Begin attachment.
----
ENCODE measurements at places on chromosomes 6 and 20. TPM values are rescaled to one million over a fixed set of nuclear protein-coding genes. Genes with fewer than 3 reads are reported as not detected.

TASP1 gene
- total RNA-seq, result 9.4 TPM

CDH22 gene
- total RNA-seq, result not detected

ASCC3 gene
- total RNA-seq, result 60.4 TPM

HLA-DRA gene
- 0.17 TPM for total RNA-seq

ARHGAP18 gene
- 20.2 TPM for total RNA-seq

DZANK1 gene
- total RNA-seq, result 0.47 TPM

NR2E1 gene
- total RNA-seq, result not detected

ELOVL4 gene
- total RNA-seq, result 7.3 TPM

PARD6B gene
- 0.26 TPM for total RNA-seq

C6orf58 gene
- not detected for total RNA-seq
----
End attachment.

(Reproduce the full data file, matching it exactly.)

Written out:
ENCODE measurements at places on chromosomes 6 and 20. TPM values are rescaled to one million over a fixed set of nuclear protein-coding genes. Genes with fewer than 3 reads are reported as not detected.

TASP1 gene
- total RNA-seq, result 9.4 TPM

CDH22 gene
- total RNA-seq, result not detected

ASCC3 gene
- total RNA-seq, result 60.4 TPM

HLA-DRA gene
- 0.17 TPM for total RNA-seq

ARHGAP18 gene
- 20.2 TPM for total RNA-seq

DZANK1 gene
- total RNA-seq, result 0.47 TPM

NR2E1 gene
- total RNA-seq, result not detected

ELOVL4 gene
- total RNA-seq, result 7.3 TPM

PARD6B gene
- 0.26 TPM for total RNA-seq

C6orf58 gene
- not detected for total RNA-seq